I chose python as the main implementation language as it seemed like a nice high level language to do such things. Also, I was only starting off with it and wanted to learn more. As messaging protocol I selected AMQP, using RabbitMQ as the implmentation and broker. While not perfect, I liked the concepts of queues, exchanges, acknowledgements, it was easy to setup, it seems to be quite widely used and it had good support among all major programming languages. As message format I selected protocol buffers. Again, good support among the major programming languages, easy to use, good documentation, and the type safety + utility methods it gives you over basic JSON come in handy at times.
A very important decision I made here was to avoid using a central database & data model that every component relies on & that I would have to keep in sync. I wanted to have the individual components as lightweight and stateless as I could possibly have them. (Note: Looking back at this it strikes me that what I essentially did was implement the Actor pattern).
However, the only problem was that, yes, in an ideal world everything is stateless, but in reality you need to keep track of certain things. For example, each component executes a part of the overall workflow. But if one component dies you dont want to have to start all over again, you would like to continue where you left off, or at least let one of your peers continue if you cant. Especially with long, expensive, CFD solves you want to avoid doing things twice. Secondly, from a user/debugging perspective you would like to keep track of which components are available and what each is doing.
So some kind of persistent state is needed, and for that I chose redis, an open source and high performance data structure server. I use it both as a registry to store information on the available components (the EXPIRE command can be used to implement a heartbeat) and as a way to store simple state information. Lightweight is the key here. I still want to avoid any kind of central data model, redis only stores simple JSON dictionaries and the system will not break if state information is suddenly lost (though a particular job may fail to complete).
The following figure illustrates all the components in the system and the communication between them:
There are two types of components: relay components and analysis components. Relay components (like the balancer and controller in the image) are responsible for the orchestration of analysis components, they implement the actual system logic. Analysis components are less intelligent in that they essentially wrap a particular solver (e.g., Fluent for CFD or Vanguard for costing). The balancing code is a bit of a special case since it acts like an analysis code but also plays an important role in the overall orchestration. Together with the Balancer component it is responsible for ensuring the aircraft is balanced, i.e., it is a feasible aircraft where lift = weight, the center of gravity is in the right place, etc. (Note: this is where the Excel -> Python compilation code I blogged about previously comes in).
Each component is thus a lightweight python process and has two queues at its disposal. A direct input queue which is exclusive to that component, and an input queue which is shared between all components of the same type. Each message received on either queue will be processed and returned to the component specified in the “reply-to” field of the message, so workflows are not hardwired. A component also starts a small embedded HTTP server using flask, which gives you access to the local result directory and which I will probably use to add some simple monitoring and administration.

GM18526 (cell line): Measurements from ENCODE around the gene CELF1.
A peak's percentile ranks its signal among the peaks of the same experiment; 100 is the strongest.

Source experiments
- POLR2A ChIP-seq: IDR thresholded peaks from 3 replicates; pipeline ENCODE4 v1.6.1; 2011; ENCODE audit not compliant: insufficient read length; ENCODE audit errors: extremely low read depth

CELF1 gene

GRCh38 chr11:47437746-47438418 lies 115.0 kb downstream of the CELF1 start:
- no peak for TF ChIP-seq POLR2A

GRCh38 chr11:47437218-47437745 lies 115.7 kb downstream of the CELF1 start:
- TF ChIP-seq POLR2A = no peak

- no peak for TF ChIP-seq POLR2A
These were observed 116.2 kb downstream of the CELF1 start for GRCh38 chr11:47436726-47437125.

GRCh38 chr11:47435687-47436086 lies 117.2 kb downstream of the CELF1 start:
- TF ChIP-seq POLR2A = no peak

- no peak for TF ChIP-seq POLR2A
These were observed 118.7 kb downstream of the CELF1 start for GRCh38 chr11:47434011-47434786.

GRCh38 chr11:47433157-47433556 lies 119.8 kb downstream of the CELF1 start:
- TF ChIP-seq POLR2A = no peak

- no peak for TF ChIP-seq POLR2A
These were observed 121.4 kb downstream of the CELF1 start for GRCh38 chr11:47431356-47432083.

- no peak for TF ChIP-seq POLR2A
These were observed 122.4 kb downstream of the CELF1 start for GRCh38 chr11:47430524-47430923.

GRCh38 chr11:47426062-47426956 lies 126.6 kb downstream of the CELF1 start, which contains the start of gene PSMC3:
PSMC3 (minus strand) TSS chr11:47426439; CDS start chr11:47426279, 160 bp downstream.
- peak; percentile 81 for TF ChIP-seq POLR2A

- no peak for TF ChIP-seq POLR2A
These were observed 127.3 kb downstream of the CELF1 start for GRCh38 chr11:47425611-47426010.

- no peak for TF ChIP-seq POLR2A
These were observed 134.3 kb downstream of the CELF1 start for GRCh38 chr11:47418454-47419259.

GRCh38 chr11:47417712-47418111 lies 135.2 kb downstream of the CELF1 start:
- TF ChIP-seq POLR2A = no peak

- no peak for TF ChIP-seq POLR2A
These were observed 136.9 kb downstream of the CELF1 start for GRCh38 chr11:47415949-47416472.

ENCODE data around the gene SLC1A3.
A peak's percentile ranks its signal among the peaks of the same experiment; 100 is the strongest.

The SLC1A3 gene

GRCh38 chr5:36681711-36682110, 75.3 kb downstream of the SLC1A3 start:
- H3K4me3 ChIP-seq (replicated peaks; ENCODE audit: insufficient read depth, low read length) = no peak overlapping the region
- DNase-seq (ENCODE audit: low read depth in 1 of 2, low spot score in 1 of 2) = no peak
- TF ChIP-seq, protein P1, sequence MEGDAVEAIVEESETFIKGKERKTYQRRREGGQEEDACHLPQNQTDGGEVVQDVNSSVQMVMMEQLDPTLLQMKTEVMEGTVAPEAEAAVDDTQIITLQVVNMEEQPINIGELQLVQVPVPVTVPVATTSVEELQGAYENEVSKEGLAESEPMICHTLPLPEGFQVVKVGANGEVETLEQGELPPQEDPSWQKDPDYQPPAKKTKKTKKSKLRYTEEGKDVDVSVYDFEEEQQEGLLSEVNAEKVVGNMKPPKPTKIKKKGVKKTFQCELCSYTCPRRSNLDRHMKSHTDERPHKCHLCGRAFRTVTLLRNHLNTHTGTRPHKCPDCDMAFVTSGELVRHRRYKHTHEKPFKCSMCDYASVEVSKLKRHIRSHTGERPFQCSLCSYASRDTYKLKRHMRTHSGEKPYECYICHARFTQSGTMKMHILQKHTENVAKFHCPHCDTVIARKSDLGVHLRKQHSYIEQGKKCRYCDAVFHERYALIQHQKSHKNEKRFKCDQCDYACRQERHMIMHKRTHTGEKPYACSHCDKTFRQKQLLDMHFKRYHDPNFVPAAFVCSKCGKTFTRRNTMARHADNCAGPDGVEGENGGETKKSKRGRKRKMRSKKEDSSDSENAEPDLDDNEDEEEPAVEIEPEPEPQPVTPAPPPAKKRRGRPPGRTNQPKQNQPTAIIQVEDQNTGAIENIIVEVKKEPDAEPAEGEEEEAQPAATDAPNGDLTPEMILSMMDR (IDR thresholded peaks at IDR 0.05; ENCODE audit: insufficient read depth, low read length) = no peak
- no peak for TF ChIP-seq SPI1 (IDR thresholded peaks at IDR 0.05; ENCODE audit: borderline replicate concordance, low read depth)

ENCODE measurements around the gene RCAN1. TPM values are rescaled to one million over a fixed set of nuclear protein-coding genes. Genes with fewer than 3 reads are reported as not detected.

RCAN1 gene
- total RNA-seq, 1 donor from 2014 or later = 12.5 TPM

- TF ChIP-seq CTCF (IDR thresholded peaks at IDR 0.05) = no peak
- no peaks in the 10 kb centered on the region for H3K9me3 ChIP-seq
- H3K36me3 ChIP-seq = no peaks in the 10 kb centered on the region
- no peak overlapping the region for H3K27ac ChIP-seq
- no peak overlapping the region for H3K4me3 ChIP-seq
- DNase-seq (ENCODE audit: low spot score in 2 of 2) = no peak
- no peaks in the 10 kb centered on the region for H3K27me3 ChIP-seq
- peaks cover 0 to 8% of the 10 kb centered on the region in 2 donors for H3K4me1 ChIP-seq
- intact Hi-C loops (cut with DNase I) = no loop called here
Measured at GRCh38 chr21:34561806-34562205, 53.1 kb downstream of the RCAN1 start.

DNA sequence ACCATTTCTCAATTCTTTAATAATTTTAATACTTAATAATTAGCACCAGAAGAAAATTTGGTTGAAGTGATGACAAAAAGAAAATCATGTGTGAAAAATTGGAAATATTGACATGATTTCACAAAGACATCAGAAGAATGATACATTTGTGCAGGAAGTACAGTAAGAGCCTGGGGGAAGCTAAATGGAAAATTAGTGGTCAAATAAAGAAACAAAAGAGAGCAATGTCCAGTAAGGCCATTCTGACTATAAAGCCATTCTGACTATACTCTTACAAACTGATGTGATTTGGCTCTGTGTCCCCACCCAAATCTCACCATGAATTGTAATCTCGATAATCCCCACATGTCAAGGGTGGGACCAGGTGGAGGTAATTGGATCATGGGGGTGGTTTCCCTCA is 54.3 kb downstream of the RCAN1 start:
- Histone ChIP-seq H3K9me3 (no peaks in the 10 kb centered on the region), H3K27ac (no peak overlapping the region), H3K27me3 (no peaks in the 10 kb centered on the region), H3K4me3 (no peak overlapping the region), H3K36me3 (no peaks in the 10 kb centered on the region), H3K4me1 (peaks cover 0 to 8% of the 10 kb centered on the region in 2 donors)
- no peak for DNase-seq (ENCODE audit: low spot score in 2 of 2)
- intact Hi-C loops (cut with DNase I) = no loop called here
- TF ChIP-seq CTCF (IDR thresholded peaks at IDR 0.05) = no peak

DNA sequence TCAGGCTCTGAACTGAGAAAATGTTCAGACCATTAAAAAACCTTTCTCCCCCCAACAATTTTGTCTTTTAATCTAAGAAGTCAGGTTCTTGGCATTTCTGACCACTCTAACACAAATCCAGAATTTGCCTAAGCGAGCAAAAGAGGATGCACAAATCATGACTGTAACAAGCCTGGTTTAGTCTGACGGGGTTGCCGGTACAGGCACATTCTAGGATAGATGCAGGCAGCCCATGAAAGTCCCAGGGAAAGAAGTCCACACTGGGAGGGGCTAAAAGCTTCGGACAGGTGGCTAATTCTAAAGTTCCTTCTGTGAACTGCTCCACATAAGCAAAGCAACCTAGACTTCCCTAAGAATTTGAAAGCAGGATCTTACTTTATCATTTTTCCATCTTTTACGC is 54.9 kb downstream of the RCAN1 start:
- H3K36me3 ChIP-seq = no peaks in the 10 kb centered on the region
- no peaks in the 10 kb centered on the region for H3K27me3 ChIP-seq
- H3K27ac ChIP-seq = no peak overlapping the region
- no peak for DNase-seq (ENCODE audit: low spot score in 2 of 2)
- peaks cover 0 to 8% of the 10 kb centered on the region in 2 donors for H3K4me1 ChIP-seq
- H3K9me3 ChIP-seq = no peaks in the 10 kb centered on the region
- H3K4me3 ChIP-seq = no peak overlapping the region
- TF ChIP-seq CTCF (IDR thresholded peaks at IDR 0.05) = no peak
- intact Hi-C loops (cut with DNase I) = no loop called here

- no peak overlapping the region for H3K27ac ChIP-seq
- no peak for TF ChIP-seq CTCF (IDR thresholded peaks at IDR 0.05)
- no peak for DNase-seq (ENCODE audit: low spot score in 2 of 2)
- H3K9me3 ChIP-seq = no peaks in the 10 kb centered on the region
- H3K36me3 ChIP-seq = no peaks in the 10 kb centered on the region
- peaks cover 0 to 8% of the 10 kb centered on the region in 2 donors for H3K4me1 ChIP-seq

There can be an arbitrary number of instances of each component type running (horizontal scalability). Also, thanks to the semantics of AMQP acknowledgements, we can ensure we only acknowledge a message once we have successfully processed it and performed the next action in the overall workflow. This leads to natural failover between different components. To demonstrate components can really come and go as they please I wrote some proof of principle code linking the component lifetime with the local screensaver.
As with every solution, a decoupled, message based system also brings with it a number of weaknesses:
- Sometimes you may want synchronous, sequential behavior, emulating this in an asynchronous system is ugly
- Ideally you want to “fire-and-forget” but often you do want somebody to reply. So you need to detect the fact that nobody replies which requires extra monitoring.
- Once you’ve sent out your messages you cannot simply recall them. Cancelling an operation becomes tricky.
- As soon as you have some shared state you have to worry about race conditions and deadlock. Something you cannot really avoid without using a distributed transaction manager like zookeeper.
- The RabbitMQ broker and, to a lesser degree, redis are still central points of failure. Both have high availability features with failover and persistence but its not as clean and robust as using something like 0MQ for example.
- Loosely coupled systems are difficult to test since there are many moving parts. You also have to beware of ending up in a message queue spaghetti.
So far none of these are a real problem, it will depend on how the project evolves to see if that changes. In any case I have taken care to abstract the interactions with Redis and RabbitMQ in order to make any transition or change not too painful.
Almost all the interaction with the system is through the Controller component. All it requires is a protobuf Query message, which is a simple message representing a system query. Among other things it contains: inputs (constraints) to set, aircraft configuration to use, required fidelity level (quick answer now, or accurate answer later) and some other options. You can then have different client libraries that interface with the controller, as long as they can produce a protobuf Query message and send it to an AMQP broker.